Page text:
FOOD FLIGHT — Nocturnal pollinators like this moth in the Eupithecia family were long thought to have little food crop value. But a three-year study on apple trees at the University of Arkansas Division of Agriculture Experiment Station shows nocturnal pollinators do just as much pollinating as non-native honeybees during daylight hours. Apples were chosen because they are one of the top three food crops in the United States. Photo courtesy of Dr. Stephen Robertson, all rights reserved.
“For millions of years, there has been a night shift at work pollinating flowering plants and fruit trees.
“If you look at the diversity and the sheer numbers of moths out there, the other pollinators pale in comparison. So, you’re talking about a massive group of animals that probably contribute not just to fruit crops or crops in general … but to pollination overall, they may just be the most important pollinators as a group… The unsung heroes of pollination.”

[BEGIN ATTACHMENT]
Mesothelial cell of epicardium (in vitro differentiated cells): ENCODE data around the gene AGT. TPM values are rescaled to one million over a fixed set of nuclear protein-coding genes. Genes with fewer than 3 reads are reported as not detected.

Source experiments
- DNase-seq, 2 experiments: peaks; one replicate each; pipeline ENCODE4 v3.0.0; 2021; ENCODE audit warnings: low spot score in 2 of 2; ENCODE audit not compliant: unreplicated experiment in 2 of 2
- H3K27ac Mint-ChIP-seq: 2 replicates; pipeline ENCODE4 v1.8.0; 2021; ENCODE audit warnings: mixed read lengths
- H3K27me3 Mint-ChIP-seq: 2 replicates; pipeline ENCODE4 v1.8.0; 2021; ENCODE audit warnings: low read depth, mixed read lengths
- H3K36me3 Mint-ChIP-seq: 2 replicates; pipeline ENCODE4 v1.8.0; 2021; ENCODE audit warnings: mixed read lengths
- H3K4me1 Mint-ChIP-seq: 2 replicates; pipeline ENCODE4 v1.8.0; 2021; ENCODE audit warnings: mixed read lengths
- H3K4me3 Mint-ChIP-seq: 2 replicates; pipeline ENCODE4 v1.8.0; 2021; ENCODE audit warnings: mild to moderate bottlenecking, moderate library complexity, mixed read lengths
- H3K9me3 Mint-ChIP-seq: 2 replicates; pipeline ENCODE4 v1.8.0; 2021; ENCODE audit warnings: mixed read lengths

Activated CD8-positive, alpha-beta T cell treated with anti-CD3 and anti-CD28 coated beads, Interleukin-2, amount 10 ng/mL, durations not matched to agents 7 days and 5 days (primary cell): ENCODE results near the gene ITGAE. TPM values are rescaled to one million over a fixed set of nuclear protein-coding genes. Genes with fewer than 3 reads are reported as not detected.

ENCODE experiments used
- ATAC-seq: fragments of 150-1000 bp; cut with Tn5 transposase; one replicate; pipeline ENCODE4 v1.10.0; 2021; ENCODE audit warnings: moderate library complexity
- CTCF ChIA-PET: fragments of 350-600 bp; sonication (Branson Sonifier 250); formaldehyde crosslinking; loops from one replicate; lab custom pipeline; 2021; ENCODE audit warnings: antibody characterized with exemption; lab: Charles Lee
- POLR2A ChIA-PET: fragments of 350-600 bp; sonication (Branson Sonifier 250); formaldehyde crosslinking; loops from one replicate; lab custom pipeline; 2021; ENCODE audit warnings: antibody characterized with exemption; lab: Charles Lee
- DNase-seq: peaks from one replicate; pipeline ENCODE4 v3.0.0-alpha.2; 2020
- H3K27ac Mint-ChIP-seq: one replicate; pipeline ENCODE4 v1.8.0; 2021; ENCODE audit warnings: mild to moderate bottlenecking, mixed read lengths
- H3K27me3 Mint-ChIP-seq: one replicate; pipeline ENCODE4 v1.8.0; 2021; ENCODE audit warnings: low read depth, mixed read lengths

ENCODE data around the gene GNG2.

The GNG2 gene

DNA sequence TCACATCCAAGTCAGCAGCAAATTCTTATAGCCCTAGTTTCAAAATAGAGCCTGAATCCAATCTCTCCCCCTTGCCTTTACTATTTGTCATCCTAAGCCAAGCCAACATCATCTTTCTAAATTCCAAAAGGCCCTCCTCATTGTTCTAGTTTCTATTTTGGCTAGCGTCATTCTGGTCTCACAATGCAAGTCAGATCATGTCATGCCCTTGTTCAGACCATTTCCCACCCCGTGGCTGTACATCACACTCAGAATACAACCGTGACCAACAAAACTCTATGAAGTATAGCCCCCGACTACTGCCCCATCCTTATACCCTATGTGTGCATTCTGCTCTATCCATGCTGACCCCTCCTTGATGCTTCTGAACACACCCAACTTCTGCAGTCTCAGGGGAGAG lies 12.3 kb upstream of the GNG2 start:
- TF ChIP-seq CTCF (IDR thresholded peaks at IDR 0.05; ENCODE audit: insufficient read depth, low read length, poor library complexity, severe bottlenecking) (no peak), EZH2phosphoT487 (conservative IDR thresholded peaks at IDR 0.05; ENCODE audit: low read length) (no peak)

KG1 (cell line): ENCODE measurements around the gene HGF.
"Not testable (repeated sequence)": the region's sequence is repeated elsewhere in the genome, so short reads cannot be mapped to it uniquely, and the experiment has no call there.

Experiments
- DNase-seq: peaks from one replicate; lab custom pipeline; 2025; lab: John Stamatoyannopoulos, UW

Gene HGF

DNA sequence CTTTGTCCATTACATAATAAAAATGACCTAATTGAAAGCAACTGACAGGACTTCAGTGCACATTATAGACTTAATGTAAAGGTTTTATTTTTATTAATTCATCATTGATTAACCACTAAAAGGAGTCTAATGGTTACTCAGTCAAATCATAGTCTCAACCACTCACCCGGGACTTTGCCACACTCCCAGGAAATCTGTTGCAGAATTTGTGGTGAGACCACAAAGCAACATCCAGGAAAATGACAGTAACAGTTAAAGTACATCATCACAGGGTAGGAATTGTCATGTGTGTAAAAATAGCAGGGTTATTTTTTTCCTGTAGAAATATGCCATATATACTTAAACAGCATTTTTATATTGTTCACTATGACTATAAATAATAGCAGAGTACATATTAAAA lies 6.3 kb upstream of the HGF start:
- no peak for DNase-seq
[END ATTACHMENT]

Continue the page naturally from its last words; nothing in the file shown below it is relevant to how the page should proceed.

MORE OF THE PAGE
Excerpts from Into the Night: Shedding Light on Nocturnal Pollinators
Darkness at night is under siege by an excess of poorly conceived and carelessly deployed artificial light, resulting in a sky polluted with a veil of wasted light and our neighborhoods with no oasis of darkness. Light pollution threatens pollination of our food crops and wild landscapes, bird migration, night vision, human health and our view of the universe.
Doing away with darkness has long been a societal mission and has become a destructive habit. According to the International Dark Sky Association, “Light pollution is increasing at 2x rate of population growth and 83% of the global population lives under a light-polluted sky.”
Municipalities need to enact environmentally friendly artificial light policy; businesses need to turn off wasteful lights at night; individuals need to close the shades of their homes in the evening, especially during bird migration season. Everyone contributes to the problem and, more importantly, we are all part of the solution.